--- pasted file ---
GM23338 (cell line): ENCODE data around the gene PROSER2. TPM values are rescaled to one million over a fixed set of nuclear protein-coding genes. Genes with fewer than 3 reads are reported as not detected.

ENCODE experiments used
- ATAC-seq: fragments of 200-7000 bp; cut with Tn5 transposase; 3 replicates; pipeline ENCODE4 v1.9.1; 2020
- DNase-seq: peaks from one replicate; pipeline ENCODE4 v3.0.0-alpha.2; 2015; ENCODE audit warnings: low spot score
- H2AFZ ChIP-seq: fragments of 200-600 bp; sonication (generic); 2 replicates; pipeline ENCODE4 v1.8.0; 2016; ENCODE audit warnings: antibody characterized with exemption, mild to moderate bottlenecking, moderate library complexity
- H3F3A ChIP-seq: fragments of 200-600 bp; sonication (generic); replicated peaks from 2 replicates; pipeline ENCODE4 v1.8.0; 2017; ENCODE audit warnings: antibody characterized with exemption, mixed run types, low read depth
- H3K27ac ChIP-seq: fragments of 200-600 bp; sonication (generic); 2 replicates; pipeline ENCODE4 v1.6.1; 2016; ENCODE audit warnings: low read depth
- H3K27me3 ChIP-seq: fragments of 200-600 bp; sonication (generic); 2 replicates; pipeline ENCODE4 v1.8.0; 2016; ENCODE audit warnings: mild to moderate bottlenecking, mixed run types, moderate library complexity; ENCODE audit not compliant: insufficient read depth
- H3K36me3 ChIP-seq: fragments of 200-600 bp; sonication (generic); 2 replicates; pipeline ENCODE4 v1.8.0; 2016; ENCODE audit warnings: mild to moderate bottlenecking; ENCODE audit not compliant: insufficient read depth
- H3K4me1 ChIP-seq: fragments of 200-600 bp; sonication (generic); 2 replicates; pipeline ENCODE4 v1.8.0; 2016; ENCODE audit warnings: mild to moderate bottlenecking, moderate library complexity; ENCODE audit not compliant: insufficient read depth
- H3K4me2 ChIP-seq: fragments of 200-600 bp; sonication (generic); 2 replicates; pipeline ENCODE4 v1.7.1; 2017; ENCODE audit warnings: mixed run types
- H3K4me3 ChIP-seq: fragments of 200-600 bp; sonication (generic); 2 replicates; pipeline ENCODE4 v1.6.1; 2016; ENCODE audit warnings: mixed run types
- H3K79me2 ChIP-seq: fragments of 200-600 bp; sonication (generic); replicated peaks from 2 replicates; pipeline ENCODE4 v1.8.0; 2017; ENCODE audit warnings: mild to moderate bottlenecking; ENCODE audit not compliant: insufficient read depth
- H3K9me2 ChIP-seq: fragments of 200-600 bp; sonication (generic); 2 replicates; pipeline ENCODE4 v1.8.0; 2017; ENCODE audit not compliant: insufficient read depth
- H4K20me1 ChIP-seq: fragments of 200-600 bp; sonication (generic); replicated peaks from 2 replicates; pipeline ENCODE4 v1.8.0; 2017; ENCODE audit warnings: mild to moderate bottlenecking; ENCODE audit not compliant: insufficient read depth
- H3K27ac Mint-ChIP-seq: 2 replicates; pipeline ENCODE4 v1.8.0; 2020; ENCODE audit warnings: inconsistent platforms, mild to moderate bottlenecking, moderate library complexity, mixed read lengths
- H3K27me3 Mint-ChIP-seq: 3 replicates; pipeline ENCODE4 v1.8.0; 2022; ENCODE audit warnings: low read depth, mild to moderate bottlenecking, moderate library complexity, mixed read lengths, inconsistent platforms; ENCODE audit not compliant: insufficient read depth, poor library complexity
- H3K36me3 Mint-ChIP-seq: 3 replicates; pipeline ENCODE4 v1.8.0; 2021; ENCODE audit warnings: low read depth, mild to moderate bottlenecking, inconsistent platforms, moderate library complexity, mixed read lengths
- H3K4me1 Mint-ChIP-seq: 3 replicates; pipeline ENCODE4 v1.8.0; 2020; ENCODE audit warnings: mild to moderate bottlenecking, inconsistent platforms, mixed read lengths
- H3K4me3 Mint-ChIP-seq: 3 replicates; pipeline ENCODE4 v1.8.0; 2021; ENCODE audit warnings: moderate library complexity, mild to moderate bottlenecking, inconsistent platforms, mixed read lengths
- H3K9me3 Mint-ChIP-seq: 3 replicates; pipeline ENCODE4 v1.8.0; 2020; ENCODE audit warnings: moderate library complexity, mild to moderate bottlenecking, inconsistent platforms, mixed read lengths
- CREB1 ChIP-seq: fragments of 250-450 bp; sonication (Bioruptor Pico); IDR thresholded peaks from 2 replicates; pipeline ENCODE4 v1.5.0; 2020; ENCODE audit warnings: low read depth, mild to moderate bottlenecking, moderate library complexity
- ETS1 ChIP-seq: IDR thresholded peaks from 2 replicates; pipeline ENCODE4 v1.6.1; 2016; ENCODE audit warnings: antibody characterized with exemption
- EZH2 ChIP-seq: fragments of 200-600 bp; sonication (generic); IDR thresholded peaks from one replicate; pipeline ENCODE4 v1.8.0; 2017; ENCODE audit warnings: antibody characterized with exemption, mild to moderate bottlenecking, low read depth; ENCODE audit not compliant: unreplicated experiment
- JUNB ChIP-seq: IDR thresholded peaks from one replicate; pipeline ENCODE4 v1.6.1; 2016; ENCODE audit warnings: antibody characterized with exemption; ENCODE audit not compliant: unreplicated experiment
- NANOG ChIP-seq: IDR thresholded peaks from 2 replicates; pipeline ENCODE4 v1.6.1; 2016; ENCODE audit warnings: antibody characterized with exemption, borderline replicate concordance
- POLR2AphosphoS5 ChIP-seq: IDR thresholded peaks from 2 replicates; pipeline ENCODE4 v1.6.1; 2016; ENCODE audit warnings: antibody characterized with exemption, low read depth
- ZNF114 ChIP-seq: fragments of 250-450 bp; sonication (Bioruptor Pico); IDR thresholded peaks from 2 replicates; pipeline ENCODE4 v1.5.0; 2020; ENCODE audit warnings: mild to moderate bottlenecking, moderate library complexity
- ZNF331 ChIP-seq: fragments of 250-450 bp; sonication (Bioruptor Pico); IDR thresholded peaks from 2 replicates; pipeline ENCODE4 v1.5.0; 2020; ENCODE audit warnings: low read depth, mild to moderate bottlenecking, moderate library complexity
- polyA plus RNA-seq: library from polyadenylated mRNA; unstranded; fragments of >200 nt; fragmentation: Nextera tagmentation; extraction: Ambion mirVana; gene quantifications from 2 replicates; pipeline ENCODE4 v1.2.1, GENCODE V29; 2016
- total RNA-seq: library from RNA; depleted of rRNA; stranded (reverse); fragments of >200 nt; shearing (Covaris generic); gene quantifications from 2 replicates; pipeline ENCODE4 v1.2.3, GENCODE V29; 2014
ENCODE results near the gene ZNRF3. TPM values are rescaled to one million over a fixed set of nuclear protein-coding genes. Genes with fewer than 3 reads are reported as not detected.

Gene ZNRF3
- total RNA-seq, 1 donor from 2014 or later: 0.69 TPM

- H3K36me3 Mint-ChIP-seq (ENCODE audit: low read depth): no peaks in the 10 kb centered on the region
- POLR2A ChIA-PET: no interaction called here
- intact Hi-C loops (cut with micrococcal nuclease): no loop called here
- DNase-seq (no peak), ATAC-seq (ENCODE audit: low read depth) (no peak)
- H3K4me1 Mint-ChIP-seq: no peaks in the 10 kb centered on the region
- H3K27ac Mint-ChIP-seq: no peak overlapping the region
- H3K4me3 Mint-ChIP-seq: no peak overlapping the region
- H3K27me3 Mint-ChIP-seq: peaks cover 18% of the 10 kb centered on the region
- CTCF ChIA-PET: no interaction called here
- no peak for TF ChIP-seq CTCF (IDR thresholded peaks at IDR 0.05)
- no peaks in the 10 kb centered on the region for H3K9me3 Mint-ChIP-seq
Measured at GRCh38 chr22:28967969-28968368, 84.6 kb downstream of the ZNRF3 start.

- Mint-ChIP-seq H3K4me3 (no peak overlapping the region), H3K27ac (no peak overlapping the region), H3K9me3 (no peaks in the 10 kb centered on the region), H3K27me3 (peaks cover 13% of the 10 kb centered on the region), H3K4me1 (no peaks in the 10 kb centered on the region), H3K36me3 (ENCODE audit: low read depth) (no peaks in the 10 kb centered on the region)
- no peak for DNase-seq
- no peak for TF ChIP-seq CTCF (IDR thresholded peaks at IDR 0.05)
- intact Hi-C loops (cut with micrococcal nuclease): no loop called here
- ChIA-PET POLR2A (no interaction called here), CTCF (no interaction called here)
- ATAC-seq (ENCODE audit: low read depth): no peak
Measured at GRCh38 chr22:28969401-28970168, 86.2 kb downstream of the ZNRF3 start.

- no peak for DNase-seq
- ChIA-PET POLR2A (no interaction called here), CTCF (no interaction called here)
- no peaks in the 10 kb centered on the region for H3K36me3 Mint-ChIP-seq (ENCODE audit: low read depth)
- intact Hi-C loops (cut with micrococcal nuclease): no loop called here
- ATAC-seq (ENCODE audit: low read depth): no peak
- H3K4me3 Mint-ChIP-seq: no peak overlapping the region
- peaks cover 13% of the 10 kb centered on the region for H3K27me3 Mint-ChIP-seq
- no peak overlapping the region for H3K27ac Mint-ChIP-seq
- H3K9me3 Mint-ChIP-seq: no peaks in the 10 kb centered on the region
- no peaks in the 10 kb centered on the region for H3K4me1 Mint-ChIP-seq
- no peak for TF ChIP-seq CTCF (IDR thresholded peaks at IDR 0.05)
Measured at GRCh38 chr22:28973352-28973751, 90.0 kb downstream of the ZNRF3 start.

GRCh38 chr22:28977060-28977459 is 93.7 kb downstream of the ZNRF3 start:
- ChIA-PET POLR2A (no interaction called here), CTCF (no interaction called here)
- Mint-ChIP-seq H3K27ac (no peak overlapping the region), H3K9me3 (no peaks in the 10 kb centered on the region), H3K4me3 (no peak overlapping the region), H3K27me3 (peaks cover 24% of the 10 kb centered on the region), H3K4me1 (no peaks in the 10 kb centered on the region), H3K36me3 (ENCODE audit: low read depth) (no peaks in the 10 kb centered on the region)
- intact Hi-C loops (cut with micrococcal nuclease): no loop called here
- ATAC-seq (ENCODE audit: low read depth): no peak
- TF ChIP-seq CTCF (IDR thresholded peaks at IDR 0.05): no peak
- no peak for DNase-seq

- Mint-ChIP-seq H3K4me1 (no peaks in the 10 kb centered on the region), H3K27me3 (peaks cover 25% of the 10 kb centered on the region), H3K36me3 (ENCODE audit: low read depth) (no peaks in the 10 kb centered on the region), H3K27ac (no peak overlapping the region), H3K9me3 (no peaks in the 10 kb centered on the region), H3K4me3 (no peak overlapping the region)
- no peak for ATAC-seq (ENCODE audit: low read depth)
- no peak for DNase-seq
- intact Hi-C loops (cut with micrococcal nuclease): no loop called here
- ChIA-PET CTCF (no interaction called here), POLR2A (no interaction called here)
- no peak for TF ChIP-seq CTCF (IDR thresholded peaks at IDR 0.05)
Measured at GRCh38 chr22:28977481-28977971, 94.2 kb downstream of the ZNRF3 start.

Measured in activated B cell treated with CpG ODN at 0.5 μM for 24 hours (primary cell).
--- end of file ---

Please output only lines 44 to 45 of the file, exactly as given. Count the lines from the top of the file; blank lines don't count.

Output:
- no peak for TF ChIP-seq CTCF (IDR thresholded peaks at IDR 0.05)
- no peaks in the 10 kb centered on the region for H3K9me3 Mint-ChIP-seq